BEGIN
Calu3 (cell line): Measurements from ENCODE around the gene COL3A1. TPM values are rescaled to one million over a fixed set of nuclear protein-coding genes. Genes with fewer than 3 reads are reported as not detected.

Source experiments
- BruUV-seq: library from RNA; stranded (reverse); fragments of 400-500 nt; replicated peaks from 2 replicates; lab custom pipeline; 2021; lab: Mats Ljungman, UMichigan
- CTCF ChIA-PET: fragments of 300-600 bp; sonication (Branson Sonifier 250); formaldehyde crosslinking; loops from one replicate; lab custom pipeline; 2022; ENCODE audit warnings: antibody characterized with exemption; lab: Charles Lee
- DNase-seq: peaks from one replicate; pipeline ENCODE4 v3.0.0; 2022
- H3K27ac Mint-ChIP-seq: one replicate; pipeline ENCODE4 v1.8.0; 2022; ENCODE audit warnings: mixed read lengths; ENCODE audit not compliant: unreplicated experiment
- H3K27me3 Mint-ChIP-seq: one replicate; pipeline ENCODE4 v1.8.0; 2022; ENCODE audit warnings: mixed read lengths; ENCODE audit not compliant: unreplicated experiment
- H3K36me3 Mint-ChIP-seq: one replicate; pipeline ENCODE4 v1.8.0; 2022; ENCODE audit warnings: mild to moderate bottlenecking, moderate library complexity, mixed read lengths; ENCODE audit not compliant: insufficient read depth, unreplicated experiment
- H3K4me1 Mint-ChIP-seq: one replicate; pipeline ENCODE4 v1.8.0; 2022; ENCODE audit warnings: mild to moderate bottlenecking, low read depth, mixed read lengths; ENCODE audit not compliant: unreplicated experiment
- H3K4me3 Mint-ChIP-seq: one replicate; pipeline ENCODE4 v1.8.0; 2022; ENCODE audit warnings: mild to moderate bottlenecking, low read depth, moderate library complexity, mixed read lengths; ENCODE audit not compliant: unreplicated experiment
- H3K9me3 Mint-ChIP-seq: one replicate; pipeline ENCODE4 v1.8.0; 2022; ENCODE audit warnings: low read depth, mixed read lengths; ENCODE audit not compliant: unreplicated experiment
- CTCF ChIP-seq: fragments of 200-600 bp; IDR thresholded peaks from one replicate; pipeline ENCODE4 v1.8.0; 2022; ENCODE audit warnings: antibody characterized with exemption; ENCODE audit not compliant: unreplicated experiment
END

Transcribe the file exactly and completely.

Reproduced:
Calu3 (cell line): Measurements from ENCODE around the gene COL3A1. TPM values are rescaled to one million over a fixed set of nuclear protein-coding genes. Genes with fewer than 3 reads are reported as not detected.

Source experiments
- BruUV-seq: library from RNA; stranded (reverse); fragments of 400-500 nt; replicated peaks from 2 replicates; lab custom pipeline; 2021; lab: Mats Ljungman, UMichigan
- CTCF ChIA-PET: fragments of 300-600 bp; sonication (Branson Sonifier 250); formaldehyde crosslinking; loops from one replicate; lab custom pipeline; 2022; ENCODE audit warnings: antibody characterized with exemption; lab: Charles Lee
- DNase-seq: peaks from one replicate; pipeline ENCODE4 v3.0.0; 2022
- H3K27ac Mint-ChIP-seq: one replicate; pipeline ENCODE4 v1.8.0; 2022; ENCODE audit warnings: mixed read lengths; ENCODE audit not compliant: unreplicated experiment
- H3K27me3 Mint-ChIP-seq: one replicate; pipeline ENCODE4 v1.8.0; 2022; ENCODE audit warnings: mixed read lengths; ENCODE audit not compliant: unreplicated experiment
- H3K36me3 Mint-ChIP-seq: one replicate; pipeline ENCODE4 v1.8.0; 2022; ENCODE audit warnings: mild to moderate bottlenecking, moderate library complexity, mixed read lengths; ENCODE audit not compliant: insufficient read depth, unreplicated experiment
- H3K4me1 Mint-ChIP-seq: one replicate; pipeline ENCODE4 v1.8.0; 2022; ENCODE audit warnings: mild to moderate bottlenecking, low read depth, mixed read lengths; ENCODE audit not compliant: unreplicated experiment
- H3K4me3 Mint-ChIP-seq: one replicate; pipeline ENCODE4 v1.8.0; 2022; ENCODE audit warnings: mild to moderate bottlenecking, low read depth, moderate library complexity, mixed read lengths; ENCODE audit not compliant: unreplicated experiment
- H3K9me3 Mint-ChIP-seq: one replicate; pipeline ENCODE4 v1.8.0; 2022; ENCODE audit warnings: low read depth, mixed read lengths; ENCODE audit not compliant: unreplicated experiment
- CTCF ChIP-seq: fragments of 200-600 bp; IDR thresholded peaks from one replicate; pipeline ENCODE4 v1.8.0; 2022; ENCODE audit warnings: antibody characterized with exemption; ENCODE audit not compliant: unreplicated experiment